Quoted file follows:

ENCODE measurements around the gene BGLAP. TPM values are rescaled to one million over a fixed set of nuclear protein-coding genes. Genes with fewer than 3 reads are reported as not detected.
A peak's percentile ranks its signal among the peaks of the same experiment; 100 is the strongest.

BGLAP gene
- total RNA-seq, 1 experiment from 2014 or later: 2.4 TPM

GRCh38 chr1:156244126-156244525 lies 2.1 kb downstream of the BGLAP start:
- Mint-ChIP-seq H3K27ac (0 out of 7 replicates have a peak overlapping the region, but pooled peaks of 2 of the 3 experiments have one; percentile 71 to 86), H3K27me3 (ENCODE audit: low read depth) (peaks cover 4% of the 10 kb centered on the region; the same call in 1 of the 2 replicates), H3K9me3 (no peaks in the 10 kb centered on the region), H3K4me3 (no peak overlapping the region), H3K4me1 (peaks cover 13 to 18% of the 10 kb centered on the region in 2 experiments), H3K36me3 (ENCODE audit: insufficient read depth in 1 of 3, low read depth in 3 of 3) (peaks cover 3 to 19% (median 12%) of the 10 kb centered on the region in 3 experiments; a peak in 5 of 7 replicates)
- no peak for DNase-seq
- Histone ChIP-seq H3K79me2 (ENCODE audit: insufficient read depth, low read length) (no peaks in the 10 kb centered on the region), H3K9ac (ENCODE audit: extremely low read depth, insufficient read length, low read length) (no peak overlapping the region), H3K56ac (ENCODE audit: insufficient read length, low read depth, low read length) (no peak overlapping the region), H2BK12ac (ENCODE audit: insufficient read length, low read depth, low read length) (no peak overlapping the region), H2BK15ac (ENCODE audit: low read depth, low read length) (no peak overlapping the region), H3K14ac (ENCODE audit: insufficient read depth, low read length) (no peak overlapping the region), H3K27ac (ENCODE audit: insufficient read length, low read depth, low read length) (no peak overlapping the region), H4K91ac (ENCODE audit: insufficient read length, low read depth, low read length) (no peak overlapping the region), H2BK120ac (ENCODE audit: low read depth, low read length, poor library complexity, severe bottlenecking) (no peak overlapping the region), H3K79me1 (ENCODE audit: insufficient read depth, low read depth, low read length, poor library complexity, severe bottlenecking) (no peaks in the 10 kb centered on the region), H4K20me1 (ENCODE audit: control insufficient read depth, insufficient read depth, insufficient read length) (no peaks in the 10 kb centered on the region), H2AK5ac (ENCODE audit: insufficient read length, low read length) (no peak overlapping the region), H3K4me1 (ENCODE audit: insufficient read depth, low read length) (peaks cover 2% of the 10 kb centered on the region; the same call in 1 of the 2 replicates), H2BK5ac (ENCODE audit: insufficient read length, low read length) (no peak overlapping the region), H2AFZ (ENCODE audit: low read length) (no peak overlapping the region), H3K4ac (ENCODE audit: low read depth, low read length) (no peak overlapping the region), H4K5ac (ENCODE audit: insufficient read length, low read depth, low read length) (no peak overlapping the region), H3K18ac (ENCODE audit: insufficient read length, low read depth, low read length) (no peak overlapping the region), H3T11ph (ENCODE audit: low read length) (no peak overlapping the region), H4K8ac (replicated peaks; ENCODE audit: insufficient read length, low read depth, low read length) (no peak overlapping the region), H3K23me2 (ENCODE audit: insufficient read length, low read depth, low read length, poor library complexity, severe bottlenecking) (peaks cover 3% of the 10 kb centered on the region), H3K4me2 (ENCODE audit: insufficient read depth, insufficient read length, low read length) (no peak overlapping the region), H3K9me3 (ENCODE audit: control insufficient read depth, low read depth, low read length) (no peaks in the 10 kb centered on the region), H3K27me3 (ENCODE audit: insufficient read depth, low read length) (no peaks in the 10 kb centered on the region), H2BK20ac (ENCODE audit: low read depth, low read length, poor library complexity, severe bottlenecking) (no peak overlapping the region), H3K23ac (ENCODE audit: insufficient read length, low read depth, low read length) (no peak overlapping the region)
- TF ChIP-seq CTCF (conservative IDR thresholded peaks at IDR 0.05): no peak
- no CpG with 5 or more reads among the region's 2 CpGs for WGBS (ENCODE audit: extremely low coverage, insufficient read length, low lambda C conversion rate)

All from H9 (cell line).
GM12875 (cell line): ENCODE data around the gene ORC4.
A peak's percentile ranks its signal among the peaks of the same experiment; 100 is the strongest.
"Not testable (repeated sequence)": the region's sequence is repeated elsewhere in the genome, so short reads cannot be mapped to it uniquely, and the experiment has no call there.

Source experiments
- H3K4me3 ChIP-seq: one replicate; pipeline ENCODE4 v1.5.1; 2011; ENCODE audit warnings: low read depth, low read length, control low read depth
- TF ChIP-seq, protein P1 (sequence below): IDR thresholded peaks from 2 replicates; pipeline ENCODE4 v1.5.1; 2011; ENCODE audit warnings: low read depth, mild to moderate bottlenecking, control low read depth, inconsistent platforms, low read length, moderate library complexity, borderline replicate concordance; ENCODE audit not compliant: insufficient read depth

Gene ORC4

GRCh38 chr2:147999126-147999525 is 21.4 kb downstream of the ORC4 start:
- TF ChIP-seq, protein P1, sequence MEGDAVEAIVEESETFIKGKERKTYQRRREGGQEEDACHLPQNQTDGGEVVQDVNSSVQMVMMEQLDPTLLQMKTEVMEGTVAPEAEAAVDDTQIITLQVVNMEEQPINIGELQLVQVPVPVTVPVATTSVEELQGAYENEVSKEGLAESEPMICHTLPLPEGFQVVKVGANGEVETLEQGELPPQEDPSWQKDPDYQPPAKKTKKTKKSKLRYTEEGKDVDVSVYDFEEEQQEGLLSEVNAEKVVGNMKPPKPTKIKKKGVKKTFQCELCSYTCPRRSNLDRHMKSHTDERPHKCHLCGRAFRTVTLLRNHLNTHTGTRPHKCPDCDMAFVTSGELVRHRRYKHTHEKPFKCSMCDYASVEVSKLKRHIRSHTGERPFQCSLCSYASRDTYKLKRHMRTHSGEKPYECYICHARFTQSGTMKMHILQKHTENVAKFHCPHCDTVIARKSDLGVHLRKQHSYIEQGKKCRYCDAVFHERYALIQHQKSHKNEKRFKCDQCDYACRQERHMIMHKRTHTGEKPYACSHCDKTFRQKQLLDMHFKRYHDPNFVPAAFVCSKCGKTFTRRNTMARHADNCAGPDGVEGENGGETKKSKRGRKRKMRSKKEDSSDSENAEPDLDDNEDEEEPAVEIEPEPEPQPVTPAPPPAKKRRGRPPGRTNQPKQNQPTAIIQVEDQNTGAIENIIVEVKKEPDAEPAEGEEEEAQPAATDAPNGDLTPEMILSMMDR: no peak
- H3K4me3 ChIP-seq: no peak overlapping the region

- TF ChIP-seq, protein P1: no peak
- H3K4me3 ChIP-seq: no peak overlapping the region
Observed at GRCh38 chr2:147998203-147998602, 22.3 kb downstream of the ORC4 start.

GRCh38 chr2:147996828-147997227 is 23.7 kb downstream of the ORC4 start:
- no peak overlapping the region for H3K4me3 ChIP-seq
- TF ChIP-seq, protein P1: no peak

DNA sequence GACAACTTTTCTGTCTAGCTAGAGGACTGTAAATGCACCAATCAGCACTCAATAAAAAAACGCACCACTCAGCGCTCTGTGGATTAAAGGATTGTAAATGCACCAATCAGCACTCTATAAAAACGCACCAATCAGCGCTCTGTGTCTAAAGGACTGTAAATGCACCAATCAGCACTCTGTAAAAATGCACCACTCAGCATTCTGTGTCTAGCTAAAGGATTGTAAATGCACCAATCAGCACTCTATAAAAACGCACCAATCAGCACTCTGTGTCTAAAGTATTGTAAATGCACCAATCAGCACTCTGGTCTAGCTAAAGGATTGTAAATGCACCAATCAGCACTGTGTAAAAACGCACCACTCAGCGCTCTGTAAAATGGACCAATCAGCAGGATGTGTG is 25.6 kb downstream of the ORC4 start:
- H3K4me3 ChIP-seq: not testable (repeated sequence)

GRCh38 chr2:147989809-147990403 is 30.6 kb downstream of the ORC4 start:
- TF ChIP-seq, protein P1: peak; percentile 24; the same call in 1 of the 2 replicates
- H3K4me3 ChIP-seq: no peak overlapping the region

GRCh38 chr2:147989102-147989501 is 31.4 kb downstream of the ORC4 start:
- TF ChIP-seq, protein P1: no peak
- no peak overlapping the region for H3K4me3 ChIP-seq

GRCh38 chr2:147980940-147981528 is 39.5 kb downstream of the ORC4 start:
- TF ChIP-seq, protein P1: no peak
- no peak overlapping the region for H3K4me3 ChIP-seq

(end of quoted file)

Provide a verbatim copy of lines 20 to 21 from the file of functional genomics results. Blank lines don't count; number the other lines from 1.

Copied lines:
- TF ChIP-seq, protein P1, sequence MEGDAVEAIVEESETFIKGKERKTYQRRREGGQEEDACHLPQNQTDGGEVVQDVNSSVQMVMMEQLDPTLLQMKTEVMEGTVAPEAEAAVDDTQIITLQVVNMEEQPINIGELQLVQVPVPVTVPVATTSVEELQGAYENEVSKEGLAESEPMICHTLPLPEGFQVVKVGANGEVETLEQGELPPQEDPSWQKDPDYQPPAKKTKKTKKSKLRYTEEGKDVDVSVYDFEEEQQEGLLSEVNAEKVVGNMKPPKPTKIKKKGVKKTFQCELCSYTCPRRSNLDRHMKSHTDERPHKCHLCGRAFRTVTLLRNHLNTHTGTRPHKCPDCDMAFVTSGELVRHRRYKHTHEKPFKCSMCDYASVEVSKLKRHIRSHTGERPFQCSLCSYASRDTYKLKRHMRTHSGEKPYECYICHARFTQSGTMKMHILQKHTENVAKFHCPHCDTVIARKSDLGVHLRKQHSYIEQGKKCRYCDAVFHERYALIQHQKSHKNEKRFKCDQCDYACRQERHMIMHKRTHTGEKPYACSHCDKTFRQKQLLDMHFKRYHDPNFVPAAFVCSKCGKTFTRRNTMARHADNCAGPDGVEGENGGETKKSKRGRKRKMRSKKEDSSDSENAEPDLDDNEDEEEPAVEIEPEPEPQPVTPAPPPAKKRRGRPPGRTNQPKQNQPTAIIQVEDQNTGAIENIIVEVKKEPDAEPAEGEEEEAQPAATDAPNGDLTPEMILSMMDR: no peak
- H3K4me3 ChIP-seq: no peak overlapping the region